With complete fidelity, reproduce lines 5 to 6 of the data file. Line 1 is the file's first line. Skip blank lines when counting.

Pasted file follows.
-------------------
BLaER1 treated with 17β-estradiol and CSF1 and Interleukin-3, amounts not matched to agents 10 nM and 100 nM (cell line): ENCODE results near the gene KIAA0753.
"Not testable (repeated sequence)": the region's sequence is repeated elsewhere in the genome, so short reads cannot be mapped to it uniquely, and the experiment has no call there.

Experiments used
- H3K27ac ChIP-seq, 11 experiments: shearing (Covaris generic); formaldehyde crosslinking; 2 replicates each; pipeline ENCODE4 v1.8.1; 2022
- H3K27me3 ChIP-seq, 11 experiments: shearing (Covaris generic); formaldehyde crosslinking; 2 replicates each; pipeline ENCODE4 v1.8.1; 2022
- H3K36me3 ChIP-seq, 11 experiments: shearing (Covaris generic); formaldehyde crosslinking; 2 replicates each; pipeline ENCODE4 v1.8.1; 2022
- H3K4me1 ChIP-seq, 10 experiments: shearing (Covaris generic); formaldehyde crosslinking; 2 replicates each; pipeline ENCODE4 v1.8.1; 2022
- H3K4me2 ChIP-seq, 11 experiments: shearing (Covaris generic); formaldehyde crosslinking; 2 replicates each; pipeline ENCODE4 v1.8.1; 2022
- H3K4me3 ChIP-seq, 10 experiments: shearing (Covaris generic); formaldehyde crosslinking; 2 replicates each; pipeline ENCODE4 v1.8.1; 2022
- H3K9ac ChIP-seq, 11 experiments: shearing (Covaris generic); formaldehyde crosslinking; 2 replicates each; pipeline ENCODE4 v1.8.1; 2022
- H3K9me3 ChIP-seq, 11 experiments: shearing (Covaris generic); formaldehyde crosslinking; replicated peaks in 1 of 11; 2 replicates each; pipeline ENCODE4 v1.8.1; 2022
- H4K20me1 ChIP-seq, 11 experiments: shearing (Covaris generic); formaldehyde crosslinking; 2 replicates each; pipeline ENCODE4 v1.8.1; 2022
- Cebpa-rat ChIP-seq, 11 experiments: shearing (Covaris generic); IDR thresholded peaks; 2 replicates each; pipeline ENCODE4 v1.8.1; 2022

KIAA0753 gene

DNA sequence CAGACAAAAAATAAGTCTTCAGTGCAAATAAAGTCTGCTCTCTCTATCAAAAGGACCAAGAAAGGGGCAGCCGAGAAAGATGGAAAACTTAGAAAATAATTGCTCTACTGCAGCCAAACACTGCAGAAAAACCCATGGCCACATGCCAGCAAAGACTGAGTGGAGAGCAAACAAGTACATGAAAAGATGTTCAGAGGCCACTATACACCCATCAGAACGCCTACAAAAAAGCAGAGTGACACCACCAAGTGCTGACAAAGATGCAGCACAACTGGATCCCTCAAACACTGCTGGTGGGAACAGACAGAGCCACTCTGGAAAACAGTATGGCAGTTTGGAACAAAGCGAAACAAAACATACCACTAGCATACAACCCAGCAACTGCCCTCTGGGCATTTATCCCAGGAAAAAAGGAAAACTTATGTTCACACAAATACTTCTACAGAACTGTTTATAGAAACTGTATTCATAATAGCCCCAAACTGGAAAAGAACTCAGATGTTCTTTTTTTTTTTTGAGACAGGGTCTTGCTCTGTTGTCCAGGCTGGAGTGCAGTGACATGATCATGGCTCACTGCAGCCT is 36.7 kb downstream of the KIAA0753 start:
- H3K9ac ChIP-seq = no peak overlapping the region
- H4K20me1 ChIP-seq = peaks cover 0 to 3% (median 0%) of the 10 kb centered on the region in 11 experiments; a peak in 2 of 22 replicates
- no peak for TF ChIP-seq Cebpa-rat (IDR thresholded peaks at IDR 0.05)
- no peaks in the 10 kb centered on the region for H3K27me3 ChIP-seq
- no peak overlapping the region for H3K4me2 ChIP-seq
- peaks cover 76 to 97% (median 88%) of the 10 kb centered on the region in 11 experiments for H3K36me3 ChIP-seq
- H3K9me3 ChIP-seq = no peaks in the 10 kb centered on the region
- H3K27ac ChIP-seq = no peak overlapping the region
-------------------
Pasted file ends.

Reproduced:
- H3K27me3 ChIP-seq, 11 experiments: shearing (Covaris generic); formaldehyde crosslinking; 2 replicates each; pipeline ENCODE4 v1.8.1; 2022
- H3K36me3 ChIP-seq, 11 experiments: shearing (Covaris generic); formaldehyde crosslinking; 2 replicates each; pipeline ENCODE4 v1.8.1; 2022